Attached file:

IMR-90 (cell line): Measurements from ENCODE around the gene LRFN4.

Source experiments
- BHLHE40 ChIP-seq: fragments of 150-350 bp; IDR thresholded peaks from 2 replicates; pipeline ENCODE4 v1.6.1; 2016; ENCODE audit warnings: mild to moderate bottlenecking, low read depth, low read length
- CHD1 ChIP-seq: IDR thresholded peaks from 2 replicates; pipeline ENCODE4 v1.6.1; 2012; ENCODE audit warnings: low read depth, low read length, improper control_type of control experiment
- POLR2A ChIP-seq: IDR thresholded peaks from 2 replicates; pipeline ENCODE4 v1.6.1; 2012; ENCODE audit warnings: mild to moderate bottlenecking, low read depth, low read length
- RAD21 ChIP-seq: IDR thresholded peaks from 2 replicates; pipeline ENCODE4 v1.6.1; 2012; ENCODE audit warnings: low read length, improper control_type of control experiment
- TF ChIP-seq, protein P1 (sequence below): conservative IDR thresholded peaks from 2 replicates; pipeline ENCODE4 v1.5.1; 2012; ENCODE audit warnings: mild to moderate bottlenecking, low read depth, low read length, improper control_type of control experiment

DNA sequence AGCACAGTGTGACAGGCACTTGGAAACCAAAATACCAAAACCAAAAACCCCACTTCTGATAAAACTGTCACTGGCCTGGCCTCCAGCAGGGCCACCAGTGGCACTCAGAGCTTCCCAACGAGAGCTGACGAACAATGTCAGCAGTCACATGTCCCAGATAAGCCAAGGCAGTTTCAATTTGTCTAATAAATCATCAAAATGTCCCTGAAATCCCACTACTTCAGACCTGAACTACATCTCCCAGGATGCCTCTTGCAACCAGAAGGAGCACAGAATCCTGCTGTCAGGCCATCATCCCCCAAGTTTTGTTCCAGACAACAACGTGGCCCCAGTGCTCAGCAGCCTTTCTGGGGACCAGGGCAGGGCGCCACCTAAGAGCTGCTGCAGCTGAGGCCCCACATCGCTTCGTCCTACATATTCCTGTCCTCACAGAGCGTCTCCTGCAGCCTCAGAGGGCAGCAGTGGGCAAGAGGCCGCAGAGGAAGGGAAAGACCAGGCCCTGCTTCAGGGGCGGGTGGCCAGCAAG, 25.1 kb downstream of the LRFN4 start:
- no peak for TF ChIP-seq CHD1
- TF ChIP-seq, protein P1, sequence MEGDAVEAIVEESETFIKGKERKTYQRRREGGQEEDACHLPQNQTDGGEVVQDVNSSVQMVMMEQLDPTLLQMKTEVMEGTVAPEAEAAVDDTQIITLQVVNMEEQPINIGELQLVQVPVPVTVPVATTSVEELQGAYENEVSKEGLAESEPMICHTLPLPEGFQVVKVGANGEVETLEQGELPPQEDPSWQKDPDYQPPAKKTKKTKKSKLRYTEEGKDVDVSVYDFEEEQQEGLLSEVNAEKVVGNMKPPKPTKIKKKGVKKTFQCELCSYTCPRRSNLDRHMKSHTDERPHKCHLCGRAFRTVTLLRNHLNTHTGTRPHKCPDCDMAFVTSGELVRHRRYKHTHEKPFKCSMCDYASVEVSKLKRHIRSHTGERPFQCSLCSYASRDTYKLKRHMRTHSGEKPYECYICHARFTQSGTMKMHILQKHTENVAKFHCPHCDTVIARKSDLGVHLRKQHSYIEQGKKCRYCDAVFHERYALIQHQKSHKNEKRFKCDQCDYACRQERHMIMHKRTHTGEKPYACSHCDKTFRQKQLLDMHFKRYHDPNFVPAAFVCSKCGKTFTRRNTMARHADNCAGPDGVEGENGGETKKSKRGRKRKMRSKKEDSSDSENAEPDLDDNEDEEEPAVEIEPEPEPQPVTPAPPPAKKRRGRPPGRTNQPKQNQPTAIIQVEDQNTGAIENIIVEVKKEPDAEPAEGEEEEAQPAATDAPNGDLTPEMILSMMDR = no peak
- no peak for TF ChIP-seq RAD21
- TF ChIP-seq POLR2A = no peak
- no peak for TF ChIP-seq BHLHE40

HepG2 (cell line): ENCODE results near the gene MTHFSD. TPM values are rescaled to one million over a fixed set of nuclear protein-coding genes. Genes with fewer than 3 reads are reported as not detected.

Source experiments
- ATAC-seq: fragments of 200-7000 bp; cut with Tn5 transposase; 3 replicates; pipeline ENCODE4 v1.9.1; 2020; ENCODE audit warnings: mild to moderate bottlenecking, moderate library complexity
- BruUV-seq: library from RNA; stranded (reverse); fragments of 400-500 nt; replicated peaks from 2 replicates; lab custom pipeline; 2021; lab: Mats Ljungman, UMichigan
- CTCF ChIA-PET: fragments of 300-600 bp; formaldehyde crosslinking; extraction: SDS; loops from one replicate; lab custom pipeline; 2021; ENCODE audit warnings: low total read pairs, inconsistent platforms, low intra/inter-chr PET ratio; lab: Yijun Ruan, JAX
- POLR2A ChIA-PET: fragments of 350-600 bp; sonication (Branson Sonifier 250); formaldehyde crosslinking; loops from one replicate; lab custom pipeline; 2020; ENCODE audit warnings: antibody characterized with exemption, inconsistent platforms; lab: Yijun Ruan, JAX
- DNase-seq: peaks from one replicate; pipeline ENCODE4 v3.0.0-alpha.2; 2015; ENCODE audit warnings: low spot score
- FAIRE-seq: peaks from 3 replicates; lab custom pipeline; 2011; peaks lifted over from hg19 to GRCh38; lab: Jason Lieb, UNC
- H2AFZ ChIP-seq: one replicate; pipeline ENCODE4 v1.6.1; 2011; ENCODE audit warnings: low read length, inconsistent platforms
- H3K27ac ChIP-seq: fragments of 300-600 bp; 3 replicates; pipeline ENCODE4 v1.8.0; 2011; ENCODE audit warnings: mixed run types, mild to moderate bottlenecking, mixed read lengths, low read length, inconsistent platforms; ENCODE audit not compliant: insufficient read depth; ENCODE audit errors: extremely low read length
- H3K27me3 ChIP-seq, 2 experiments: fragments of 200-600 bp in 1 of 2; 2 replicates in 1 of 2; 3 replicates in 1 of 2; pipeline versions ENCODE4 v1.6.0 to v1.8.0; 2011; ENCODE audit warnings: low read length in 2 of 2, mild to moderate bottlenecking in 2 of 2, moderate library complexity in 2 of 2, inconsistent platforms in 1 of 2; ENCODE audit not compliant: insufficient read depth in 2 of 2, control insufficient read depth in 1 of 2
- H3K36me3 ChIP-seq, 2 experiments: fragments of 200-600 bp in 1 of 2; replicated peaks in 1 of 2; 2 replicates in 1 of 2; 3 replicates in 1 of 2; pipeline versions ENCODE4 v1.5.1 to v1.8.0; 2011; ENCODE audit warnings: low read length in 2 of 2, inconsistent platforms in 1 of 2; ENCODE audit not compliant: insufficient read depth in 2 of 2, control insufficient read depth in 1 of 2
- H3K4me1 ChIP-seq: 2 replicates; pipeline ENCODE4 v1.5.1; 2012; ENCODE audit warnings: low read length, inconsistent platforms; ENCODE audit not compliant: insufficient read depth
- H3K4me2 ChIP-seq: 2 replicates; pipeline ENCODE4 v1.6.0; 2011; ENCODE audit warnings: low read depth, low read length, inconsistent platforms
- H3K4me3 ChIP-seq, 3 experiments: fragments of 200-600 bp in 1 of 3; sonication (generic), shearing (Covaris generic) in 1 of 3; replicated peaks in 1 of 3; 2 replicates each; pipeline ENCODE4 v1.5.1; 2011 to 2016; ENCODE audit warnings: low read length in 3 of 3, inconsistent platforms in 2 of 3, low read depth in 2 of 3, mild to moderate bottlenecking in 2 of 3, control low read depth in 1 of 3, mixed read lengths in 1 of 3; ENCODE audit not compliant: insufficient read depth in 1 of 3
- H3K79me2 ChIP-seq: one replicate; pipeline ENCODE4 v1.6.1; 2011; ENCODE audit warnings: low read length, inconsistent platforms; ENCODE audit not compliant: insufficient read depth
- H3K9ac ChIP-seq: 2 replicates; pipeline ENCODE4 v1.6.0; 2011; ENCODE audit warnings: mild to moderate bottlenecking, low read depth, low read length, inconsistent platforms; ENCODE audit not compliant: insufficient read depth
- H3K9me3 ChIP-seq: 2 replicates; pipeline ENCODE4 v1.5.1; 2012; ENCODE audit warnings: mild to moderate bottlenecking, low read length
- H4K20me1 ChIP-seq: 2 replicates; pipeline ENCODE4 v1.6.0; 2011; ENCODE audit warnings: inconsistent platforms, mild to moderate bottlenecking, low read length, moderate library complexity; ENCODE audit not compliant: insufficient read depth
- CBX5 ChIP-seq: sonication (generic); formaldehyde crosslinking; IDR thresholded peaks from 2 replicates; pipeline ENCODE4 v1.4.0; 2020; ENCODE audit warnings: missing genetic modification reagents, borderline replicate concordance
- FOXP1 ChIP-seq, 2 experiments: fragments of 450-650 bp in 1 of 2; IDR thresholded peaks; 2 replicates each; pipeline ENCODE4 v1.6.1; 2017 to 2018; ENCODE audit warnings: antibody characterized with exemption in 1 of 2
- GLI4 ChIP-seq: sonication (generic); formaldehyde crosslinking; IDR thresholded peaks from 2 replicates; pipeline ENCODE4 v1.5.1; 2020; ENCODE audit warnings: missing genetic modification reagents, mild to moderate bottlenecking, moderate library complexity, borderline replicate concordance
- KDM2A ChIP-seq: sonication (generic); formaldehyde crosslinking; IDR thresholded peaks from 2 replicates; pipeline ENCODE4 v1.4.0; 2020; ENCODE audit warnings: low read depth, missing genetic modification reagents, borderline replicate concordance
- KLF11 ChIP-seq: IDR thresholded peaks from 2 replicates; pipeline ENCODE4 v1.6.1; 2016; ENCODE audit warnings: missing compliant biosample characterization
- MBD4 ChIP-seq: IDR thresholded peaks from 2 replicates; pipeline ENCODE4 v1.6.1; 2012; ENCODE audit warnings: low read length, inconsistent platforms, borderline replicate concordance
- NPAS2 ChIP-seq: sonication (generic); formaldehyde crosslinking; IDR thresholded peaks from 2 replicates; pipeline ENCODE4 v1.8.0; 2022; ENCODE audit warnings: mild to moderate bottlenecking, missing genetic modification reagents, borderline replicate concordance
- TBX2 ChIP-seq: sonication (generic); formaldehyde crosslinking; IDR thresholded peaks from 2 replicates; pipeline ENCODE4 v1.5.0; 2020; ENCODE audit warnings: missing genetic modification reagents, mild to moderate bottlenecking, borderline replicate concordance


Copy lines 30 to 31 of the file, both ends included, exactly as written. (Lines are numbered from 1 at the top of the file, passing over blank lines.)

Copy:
- H3K9ac ChIP-seq: 2 replicates; pipeline ENCODE4 v1.6.0; 2011; ENCODE audit warnings: mild to moderate bottlenecking, low read depth, low read length, inconsistent platforms; ENCODE audit not compliant: insufficient read depth
- H3K9me3 ChIP-seq: 2 replicates; pipeline ENCODE4 v1.5.1; 2012; ENCODE audit warnings: mild to moderate bottlenecking, low read length